Trade groups that represent online travel agents and search companies, like the Air Travel Fairness Coalition, have been most forcefully opposed to Congress’ efforts to impose new rules. Kurt Ebenhoch, the executive director of the Air Travel Fairness Coalition, framed the amendment as a ploy — possibly orchestrated by the airlines — to pull the rug out from under online search companies.
“One of the ways carriers are trying to make more money is reducing the ability of consumers to comparison shop,” he said. “What they want to go to is a world where each traveler on their own has to research which airlines fly between two city pairs, go to each carrier’s website, look at fares, manually write that down, and make a decision about who they want to fly with. Carriers know people will be exhausted by that.”
Through a spokesperson, Delta declined to comment on the record for this story. Sun Country Airlines, based in Mendota Heights, did not respond to request for comment. Airlines for America, an industry group that represents United, American, and Southwest Airlines, is backing Klobuchar’s amendment.
Though boosters of the third-party travel industry are saying Klobuchar’s amendment is, as Ebenhoch put it, a solution in search of a problem, it is addressing a serious consumer concern, according to Seth Kaplan, editor-in-chief of the industry publication Aviation Weekly.
“There definitely have been issues of people feeling misled because they’ve seen a deal somewhere that they later found out wasn’t what they thought it was,” Kaplan told MinnPost. “As airlines have unbundled their product — consumers might call that nickel-and-diming — as they have made changes with fees, airlines have found that consumers who have felt the most misled have often booked via third parties.”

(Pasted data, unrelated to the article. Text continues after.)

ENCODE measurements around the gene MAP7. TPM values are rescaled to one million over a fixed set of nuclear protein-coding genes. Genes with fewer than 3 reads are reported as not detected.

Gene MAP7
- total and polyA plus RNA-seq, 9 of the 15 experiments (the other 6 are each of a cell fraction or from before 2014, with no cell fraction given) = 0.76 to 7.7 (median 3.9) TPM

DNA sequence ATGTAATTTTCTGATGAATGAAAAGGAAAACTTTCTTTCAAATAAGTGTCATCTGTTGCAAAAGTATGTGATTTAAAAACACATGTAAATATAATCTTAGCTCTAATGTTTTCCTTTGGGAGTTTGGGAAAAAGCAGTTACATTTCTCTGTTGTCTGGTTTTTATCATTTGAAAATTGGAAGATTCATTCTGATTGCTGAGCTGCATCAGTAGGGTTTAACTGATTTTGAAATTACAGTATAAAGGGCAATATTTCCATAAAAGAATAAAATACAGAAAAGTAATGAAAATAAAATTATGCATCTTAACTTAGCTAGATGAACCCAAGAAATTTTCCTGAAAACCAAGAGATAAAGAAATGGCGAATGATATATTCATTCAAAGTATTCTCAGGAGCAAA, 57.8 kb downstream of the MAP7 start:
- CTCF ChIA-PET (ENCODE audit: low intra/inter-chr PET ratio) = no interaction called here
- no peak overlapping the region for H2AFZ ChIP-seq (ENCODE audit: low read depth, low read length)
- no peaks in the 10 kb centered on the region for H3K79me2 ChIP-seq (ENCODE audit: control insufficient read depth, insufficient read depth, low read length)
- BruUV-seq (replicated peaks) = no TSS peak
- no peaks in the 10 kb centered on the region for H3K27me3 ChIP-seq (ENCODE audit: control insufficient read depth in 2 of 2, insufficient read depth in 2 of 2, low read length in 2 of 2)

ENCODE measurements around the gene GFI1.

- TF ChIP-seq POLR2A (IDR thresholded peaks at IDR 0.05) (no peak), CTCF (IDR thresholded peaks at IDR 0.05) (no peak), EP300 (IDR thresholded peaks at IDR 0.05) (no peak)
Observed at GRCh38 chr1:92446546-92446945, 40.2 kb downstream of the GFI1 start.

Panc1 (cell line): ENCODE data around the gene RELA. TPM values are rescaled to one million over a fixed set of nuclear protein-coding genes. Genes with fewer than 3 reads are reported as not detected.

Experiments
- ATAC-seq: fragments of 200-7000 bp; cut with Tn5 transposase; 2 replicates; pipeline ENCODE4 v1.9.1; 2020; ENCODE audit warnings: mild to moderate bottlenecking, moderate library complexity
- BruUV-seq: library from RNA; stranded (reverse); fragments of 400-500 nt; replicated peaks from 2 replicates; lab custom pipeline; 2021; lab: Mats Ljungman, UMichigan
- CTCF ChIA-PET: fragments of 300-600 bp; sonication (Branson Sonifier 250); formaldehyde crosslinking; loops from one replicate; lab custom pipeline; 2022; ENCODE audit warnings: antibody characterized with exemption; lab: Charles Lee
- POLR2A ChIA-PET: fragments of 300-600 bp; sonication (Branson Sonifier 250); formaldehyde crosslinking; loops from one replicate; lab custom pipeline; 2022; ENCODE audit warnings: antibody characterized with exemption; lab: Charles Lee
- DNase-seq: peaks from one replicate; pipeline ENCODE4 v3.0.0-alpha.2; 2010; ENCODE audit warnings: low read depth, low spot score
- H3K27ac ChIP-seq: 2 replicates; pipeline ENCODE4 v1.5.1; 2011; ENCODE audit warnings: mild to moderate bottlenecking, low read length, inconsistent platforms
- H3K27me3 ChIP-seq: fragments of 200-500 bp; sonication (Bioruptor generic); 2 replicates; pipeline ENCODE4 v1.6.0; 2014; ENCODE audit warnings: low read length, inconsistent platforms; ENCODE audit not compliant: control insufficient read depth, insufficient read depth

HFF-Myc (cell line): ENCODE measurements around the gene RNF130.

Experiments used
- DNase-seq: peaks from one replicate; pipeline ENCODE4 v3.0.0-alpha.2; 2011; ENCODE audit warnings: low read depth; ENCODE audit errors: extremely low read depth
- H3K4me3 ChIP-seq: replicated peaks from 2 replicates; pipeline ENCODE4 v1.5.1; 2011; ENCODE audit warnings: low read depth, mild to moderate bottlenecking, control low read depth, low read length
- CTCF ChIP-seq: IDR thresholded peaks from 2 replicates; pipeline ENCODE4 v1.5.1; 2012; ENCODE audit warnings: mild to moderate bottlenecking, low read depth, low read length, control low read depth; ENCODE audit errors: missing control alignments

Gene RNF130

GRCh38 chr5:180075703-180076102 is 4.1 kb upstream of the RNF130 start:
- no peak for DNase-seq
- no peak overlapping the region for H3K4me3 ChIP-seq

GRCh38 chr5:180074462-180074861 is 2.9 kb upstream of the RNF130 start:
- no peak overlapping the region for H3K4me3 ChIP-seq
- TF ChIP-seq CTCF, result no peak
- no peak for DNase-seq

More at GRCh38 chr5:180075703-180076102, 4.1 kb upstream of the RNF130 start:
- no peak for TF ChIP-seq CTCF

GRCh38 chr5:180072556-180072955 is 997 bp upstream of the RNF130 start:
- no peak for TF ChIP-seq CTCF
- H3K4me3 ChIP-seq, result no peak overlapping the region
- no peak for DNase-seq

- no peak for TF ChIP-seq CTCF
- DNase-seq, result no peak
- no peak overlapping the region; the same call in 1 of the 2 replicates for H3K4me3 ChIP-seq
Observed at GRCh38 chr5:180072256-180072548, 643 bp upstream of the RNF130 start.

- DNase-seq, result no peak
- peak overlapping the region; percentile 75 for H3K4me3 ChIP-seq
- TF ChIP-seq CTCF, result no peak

Kaplan says airlines may be motivated to support the amendment to avoid angry customers who feel ripped-off. But he adds there are commercial realities that make the calculus “more fuzzy.”
“Airlines want to work with certain third-party sites, and don’t want to work with others,” he said, citing Delta’s cooperation with major bookers like Expedia at the expense of smaller bookers. (In 2013 and 2014, Delta removed its flights from roughly 30 smaller third-party travel sites.)
“They sort of made their peace with them,” Kaplan said of the airlines and major third-party sites. “Then there are other sites they’ve felt, there’s no reason for us to let them sell our tickets, because maybe they’re taking money in a way that we should be able to get ourselves.”